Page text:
Poster Open Access

Repository Scale Propagated Spectral Library of Suspects for Untargeted Metabolomics

Bittremieux, Wout; Thomas, Sydney P.; Wang, Mingxun; Dorrestein, Pieter C.

Introduction

When searching untargeted metabolomics data using spectral libraries, depending on the sample type, ~1–20% of the data is annotated.  In recent years, molecular networking has been used to find modifications of food-derived molecules that occur during food digestion, investigate drug metabolites that arise due to metabolism, discover designer drugs, etc. Based on spectral similarity, information can be propagated to neighboring nodes in a molecular network to increase the spectrum annotation rate. Taking both direct peak matches and neutral loss peak matches into account, we have propagated annotations from the molecular networks associated with 1.2 billion MS/MS spectra from GNPS/MassIVE, Metabolights, and MetabolomicsWB and created the open source Global Natural Products Social Molecular Networking (GNPS) community suspect library.

Methods

A data-driven approach was used to create a propagated spectral library, referred to as the "suspect" spectral library, from repository-wide molecular networking results on the GNPS platform. Using "living data" reanalysis from 1335 publicly available datasets, a novel spectral library consisting of molecules that are structurally related to known reference molecules was compiled. Suspects were derived from high-quality spectrum pairs for which only one of the spectra was identified during spectral library searching and both spectra have a non-zero precursor mass difference (minimum cosine similarity 0.8 and minimum six matching ions). In this case, the unidentified spectrum corresponds to a previously unknown molecule that is structurally related to the reference molecule, and was included in the suspect spectral library.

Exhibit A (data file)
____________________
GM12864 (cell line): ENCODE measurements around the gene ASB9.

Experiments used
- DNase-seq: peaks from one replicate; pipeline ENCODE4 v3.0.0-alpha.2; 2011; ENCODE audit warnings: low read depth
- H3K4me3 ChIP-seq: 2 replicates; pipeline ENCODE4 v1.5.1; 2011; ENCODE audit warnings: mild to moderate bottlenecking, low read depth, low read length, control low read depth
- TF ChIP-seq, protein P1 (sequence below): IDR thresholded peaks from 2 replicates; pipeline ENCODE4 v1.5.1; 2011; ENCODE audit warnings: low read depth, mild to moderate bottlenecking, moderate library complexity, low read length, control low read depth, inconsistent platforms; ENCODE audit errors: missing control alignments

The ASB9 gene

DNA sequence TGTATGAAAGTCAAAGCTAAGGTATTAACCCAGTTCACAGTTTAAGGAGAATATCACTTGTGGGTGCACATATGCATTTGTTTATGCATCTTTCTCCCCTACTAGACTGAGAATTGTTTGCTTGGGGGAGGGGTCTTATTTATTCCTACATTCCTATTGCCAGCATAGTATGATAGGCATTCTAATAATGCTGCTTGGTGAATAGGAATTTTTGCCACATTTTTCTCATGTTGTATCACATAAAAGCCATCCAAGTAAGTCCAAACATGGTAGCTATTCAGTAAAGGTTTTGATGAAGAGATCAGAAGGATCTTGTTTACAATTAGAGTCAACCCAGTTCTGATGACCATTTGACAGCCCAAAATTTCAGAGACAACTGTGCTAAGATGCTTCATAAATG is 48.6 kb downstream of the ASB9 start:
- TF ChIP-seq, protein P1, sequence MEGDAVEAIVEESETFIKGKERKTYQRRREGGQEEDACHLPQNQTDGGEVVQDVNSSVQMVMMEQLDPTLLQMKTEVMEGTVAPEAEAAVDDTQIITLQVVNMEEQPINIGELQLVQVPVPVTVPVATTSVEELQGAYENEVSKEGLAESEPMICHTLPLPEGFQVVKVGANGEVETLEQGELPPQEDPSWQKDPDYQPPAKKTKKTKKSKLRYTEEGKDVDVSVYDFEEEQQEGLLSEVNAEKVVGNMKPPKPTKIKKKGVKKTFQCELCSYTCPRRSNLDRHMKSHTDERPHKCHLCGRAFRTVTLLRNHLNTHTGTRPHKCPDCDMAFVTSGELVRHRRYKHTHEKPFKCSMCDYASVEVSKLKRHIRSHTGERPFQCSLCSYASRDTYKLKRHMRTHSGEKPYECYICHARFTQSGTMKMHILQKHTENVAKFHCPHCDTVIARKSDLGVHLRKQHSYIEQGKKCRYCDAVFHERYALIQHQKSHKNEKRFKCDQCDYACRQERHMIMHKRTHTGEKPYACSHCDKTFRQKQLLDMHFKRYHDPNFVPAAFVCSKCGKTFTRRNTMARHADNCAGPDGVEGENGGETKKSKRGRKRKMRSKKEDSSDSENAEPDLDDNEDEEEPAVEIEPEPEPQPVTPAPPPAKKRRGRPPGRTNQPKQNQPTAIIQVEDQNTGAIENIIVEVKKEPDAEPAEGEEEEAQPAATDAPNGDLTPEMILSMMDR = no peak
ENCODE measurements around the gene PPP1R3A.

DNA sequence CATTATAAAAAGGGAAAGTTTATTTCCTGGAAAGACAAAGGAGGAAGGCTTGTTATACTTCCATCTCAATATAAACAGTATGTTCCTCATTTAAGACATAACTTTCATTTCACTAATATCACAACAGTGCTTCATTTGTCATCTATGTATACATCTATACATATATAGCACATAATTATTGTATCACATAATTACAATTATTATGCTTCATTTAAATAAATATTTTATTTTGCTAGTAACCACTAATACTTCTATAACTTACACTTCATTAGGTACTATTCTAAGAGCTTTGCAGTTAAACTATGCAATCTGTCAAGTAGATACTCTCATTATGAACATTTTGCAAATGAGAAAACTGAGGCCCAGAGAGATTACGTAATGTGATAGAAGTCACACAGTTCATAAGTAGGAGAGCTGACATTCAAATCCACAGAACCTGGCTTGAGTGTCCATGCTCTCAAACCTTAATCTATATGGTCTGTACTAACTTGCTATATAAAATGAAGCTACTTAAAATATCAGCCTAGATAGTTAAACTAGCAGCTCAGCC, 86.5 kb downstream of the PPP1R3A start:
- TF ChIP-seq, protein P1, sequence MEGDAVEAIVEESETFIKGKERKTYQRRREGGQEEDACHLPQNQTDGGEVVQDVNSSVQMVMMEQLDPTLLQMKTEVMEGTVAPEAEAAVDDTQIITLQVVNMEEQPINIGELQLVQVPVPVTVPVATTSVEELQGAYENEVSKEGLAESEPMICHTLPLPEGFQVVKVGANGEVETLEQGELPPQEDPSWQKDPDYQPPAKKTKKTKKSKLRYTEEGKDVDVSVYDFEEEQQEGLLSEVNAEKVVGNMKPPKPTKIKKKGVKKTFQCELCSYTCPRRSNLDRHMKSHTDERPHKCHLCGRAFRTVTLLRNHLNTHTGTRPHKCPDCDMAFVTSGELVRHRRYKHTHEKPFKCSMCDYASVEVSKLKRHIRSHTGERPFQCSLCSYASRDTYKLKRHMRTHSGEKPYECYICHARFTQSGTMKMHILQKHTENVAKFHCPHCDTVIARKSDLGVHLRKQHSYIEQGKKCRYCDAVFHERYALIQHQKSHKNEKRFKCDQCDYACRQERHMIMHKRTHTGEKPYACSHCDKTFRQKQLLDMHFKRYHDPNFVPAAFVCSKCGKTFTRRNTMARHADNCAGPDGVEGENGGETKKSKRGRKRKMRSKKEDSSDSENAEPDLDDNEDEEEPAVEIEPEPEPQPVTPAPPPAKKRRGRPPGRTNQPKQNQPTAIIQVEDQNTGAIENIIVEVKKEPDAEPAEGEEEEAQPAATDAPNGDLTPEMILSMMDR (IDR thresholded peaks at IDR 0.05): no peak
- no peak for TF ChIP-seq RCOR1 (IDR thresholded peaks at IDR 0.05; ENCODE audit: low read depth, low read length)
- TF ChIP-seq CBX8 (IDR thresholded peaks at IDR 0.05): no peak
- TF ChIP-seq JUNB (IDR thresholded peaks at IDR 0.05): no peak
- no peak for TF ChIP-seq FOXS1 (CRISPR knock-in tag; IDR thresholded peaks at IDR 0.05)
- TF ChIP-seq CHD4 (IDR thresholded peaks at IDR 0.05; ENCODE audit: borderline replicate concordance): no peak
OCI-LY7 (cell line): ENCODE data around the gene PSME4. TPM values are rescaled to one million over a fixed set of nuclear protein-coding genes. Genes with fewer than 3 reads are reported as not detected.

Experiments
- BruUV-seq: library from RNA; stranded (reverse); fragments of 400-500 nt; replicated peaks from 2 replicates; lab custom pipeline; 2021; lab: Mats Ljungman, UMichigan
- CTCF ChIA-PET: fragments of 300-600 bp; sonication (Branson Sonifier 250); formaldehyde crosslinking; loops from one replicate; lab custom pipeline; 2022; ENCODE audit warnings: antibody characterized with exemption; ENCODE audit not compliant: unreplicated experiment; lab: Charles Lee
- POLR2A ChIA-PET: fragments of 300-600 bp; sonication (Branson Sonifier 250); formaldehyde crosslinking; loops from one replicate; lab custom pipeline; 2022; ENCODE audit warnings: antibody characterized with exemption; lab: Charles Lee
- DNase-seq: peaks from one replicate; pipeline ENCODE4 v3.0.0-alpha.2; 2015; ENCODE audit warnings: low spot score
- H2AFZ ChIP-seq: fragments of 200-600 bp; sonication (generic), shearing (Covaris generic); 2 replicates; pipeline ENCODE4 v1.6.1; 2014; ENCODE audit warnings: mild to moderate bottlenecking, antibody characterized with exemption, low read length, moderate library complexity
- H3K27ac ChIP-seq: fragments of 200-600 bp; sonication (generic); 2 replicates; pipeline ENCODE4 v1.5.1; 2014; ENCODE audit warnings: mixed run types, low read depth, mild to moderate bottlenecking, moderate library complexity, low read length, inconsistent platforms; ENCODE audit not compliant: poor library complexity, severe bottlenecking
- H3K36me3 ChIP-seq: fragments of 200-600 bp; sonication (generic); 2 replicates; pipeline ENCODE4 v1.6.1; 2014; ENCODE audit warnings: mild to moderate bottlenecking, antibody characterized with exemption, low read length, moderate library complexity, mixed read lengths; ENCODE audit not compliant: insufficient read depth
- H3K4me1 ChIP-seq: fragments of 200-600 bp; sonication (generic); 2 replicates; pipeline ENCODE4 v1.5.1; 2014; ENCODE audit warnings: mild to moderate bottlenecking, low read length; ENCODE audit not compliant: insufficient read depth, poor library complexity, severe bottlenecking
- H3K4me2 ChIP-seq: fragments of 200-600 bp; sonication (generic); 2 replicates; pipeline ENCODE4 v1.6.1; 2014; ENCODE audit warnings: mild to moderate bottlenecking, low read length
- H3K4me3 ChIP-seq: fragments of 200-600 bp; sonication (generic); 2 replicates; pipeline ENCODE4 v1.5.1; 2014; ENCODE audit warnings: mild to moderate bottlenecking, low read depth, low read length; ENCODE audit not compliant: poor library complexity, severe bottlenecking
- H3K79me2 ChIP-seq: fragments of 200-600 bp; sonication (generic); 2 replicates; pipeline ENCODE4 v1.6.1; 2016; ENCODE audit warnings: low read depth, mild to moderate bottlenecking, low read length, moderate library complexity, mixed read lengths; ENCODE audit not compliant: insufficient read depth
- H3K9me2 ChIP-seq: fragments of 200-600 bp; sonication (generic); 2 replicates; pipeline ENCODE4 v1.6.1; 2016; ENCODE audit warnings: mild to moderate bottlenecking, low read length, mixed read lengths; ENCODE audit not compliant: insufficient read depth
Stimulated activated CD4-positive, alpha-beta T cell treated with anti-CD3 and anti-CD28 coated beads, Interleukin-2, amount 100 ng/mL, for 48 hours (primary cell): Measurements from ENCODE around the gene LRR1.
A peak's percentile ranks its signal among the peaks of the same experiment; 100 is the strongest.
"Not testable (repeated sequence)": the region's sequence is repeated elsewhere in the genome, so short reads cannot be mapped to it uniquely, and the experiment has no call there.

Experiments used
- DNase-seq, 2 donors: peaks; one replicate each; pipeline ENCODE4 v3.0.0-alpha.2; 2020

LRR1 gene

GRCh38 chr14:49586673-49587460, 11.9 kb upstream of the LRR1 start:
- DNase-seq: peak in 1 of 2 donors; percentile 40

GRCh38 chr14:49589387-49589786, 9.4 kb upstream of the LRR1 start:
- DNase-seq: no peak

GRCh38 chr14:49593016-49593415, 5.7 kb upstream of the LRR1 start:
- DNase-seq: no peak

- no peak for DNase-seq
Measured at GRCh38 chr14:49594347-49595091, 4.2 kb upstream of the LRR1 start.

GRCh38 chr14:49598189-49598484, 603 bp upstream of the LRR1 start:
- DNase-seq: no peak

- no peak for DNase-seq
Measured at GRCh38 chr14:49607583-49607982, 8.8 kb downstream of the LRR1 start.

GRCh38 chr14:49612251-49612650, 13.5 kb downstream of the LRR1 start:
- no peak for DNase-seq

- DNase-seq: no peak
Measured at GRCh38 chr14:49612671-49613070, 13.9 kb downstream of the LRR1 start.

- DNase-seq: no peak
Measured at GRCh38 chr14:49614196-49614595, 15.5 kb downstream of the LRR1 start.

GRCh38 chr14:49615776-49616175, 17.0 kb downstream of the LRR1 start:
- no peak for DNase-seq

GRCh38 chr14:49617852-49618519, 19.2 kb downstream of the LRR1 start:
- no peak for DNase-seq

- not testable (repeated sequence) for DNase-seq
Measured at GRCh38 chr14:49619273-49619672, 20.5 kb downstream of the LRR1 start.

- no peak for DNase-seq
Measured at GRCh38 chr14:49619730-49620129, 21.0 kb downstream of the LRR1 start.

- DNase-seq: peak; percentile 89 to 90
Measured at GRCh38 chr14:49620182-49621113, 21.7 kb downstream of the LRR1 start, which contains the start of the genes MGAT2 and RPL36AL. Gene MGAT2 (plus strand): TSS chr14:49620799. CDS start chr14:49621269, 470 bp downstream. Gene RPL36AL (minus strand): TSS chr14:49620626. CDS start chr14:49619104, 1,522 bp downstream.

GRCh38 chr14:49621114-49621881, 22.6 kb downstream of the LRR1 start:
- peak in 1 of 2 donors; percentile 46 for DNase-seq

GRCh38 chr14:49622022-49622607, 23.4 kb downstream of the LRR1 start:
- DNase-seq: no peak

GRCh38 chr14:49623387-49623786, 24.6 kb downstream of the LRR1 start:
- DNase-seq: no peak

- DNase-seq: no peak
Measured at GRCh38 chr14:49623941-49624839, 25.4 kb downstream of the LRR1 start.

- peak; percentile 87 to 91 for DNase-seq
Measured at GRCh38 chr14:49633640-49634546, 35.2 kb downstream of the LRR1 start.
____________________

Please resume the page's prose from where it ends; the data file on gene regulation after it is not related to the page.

Preliminary Data

The suspect spectral library is available with an open license on GNPS for community use. In total, it contains 87,916 new reference spectra that are structurally related to previous library spectra. Importantly, all entries in the suspect spectral library are derived from open MS/MS data on GNPS/MassIVE and constitute matches to experimentally observed spectra. In contrast, all other publicly available spectral libraries on GNPS consist of a combined 82,203 reference spectra, of which only 14,777 spectra have been matched against experimental data. As such, the suspect spectral library significantly boosts the number of relevant publicly available reference spectra.
Repository-scale molecular networking to create the suspect spectral library revealed 1,350 common mass differences associated with modifications that molecules undergo. The most common mass differences are a loss or gain of 2.016 Da, 28.031 Da, 14.016 Da, 18.010 Da, and 15.995 Da; which may correspond to two hydrogen atoms, Ala->Val/Cys->Met amino acid substitutions or acetaldehyde, methylation or Asn->Gln/Asp->Glu/Gly->Ala/Ser->Thr/Val->Leu amino acid substitutions, water, and oxidation or Ala->Ser/Phe->Tyr amino acid substitutions, respectively. These data give novel chemical insights into the processes that molecules undergo in vivo and during mass spectrometry analysis.
Identification performance of the suspect spectral library was benchmarked using public MS/MS data on GNPS. For a wide diversity of sample types in publicly available datasets, including microbial samples, environmental samples, and human biofluid samples, incorporating the suspect spectral library resulted in a 2 to 8 fold increase in the number of identified MS/MS spectra compared to analysis using the GNPS community spectral libraries only. This large boost in identification performance demonstrates the excellent relevance of the novel reference spectra included in the suspect spectral library and contributes important new biological insights from the analysis of untargeted metabolomics.

Novel Aspect

Data-driven spectral library compilation of structurally related molecules boosts the spectral annotation rate by up to 8 fold.

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